Friday, January 10, 2014

Flow defined.

Flow is my word for 2014.  I think I know what it is, but I wanted to do a little research anyway.  I’ll admit I like doing research especially when it involves googling around the web and reading lots of articles.

Here’s the dictionary definition:
verb 1.  Move along or out steadily and continuously in a current or stream.  2.  Go from one place to another in a steady stream, typically in large numbers.  noun 3. The action or fact of moving along in a continuous stream. 4.  A steady or continuous stream of something.

Wikipedia defines it:
Flow is the mental state of operation in which a person performing an activity is fully immersed in a feeling of energized focus, full involvement, and enjoyment in the process of the activity. In essence, flow is characterized by complete absorption in what one does. Proposed by Mihály Csíkszentmihályi, this positive psychology concept has been widely referenced across a variety of fields.

Ok, I admit I’m not familiar with Mihaly Csikszentmihalyi, a Hungarian psychologist and professor.  He’s written many books and articles in his 79 years on this planet. He's known for his studies on happiness and creativity and his research on flow.  He's call the world's leading researcher in positive psychology and his work has transformed the perception of human activity from athletics to art to scientific invention.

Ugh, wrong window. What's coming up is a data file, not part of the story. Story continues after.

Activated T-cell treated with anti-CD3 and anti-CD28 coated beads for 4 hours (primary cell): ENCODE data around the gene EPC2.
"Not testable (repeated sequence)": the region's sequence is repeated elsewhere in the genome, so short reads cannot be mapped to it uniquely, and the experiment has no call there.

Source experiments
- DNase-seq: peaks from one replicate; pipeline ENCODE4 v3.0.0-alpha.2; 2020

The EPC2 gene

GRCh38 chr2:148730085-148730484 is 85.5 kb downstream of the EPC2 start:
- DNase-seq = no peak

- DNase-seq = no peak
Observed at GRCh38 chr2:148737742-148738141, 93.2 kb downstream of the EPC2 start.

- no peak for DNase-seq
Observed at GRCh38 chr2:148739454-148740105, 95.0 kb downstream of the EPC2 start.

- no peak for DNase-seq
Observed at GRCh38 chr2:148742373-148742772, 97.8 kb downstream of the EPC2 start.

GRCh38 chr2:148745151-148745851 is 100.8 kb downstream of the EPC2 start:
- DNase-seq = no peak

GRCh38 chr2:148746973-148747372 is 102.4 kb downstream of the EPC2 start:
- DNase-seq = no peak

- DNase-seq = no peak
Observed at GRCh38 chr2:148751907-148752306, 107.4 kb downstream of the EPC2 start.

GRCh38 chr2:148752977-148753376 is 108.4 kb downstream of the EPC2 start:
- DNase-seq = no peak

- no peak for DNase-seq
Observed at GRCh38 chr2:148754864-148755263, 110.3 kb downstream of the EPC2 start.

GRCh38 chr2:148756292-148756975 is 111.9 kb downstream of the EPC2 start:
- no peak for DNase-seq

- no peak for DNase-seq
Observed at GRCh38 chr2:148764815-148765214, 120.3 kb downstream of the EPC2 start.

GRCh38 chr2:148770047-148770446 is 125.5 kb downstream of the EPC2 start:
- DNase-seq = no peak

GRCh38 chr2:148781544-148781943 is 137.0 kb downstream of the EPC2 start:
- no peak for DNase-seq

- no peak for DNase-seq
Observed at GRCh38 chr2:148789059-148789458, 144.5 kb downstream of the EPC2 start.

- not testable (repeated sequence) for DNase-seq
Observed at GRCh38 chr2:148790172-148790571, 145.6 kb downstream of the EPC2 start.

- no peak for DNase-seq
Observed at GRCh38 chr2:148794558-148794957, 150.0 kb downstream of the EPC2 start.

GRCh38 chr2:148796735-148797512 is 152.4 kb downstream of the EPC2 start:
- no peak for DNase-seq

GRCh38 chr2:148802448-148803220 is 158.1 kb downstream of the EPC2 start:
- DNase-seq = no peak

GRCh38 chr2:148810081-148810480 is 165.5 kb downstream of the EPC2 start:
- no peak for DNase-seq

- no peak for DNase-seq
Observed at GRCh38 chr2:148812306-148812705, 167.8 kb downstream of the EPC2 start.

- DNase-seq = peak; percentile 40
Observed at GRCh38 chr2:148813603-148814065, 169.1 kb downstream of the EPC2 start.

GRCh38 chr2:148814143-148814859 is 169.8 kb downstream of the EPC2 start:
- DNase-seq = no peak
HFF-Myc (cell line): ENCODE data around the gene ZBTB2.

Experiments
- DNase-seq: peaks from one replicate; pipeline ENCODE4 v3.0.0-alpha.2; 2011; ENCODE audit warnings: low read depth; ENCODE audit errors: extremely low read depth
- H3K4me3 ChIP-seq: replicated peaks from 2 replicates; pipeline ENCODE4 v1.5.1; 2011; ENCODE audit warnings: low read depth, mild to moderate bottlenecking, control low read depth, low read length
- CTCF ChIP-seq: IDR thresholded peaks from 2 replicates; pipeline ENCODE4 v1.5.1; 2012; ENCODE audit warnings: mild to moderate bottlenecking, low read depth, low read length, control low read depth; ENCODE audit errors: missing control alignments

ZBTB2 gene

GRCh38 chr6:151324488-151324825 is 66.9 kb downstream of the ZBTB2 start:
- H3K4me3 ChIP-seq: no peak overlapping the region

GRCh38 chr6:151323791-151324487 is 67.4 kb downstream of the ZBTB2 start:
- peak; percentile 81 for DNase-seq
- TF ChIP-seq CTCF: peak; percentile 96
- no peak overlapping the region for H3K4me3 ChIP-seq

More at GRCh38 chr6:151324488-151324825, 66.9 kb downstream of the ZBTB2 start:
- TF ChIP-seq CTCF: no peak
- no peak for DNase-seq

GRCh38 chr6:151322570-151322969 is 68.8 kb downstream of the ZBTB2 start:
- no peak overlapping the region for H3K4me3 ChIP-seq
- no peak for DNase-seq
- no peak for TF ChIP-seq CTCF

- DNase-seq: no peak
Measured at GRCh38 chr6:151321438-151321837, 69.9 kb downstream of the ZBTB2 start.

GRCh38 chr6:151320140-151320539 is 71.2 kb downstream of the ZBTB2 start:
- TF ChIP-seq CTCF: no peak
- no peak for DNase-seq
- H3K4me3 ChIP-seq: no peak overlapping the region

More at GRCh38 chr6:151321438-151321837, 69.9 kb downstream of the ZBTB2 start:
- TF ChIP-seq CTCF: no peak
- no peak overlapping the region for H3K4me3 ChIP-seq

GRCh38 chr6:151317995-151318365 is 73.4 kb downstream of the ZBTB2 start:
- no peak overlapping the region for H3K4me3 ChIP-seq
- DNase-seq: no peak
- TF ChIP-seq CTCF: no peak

Here’s a quick look at his work on flow from Wikipedia: 
According to Csikszentmihalyi, flow is completely focused motivation. It is a single-minded immersion and represents perhaps the ultimate experience in harnessing the emotions in the service of performing and learning. In flow, the emotions are not just contained and channeled, but positive, energized, and aligned with the task at hand. To be caught in the ennui of depression or the agitation of anxiety is to be barred from flow. The hallmark of flow is a feeling of spontaneous joy, even rapture, while performing a task, although flow is also described as a deep focus on nothing but the activity – not even oneself or one's emotions.

Flow is described using these phrases:  to be in the moment, present, in the zone, on a roll, wired in, in the groove, on fire, in tune, centered, or singularly focused.

The Urban dictionary defines it:
The style and essence of a True Lax(lacrosse) Bro. Is usually referred to as long, wavy or curly hair, which can give someone flow, however, flow can also be attained by the equipment and uniform of a player (calf socks, knee length shorts). More importantly flow comes from the style of a player's game; if a player always makes sloppy plays or is a ball hog they are lacking flow, but if a player can make plays and pick corners he has flow.  Example: "Chad has sick flow"

I had to laugh at that one, at first.  But then, I realized it's just another way to describe flow.  And I do know when I'm in the flow at the wheel, in the studio or writing.  Time melts into movements of creation and creation becomes an extension of me in those moments.  To me, it's like magic, things just emerge or tasks and errands all get done with a feeling of effortlessness.

I may not have long, waves hair, but I do know how to play, so, maybe I have 'sick flow', after all. 

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